Approaching bankers even before you are set on a transaction allows you to better understand the value they provide and their true allegiances. Getting introductions or assessments before there is any monetary interest in play can provide a strong gauge of how reliable they are as a long-term partner. A deal typically dies 3 times before it goes through, and having someone you can count on throughout the process becomes of critical importance.
Tactical advice: It is the CEO’s role to manage advisors. As a reference, consider them a line level salesperson – make sure they have the expertise and tools to perform, and don’t just pick someone you like.
4. Plan the integration meticulously and implement it swiftly
McKinsey (whose data I am usually careful of using, lest people accuse me of personal bias) estimates that more than 70% of M&As fail to reach their expected synergy potential. If this is not enough, there are plenty of examples of integrations gone horribly wrong to set a cautionary tale (remember eBay and Skype).
While many specific challenges and solutions were brought up during the discussion at the CEO Summit, one core principle remained fundamental:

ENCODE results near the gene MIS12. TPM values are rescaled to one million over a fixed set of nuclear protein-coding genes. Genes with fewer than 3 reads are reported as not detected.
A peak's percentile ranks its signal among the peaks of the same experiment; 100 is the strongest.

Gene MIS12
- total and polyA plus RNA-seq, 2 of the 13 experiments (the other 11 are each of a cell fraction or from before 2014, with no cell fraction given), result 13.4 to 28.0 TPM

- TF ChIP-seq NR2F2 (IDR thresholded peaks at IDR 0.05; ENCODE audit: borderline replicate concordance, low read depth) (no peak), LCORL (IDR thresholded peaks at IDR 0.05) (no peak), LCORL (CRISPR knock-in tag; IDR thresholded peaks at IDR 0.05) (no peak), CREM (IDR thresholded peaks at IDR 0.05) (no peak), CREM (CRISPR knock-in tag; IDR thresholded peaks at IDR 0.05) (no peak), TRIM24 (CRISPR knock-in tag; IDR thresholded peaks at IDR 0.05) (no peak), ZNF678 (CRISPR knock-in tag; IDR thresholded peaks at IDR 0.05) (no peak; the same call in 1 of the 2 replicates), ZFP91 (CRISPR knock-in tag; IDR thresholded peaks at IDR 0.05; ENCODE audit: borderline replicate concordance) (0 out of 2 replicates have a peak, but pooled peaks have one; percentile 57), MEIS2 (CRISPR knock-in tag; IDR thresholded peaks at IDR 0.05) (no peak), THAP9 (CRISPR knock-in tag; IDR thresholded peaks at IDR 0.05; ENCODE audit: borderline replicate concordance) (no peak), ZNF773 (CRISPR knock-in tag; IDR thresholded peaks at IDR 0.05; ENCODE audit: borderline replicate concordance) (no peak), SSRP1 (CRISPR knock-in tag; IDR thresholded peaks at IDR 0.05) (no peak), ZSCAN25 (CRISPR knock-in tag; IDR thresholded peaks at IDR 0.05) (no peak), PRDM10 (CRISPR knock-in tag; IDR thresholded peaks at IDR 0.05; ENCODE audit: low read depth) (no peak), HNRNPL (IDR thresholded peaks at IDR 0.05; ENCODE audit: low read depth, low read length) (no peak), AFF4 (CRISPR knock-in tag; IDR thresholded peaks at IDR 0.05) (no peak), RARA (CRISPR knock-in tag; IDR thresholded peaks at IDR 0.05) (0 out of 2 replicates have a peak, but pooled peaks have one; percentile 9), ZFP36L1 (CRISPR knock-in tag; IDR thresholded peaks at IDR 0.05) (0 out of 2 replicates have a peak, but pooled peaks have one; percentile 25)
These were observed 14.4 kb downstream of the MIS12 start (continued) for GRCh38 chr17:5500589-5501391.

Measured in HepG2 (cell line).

In order to maximize the value of any transaction, you need to have a thought-out, clear, and decisive plan for integration.
- Operate the newly acquired company in a separate, independent manner.
- Integrate it completely into the existing organization.
Any in-between solutions or lack of clarity usually go downhill fast.
The decision should be taken well before the transaction materializes, and the remainder of the time should be spent on building the integration playbook – the how, what and where of the first few days and months. While it is impossible to run the entire integration plan on Day 1, you should be open and honest to your employees about how you plan to proceed.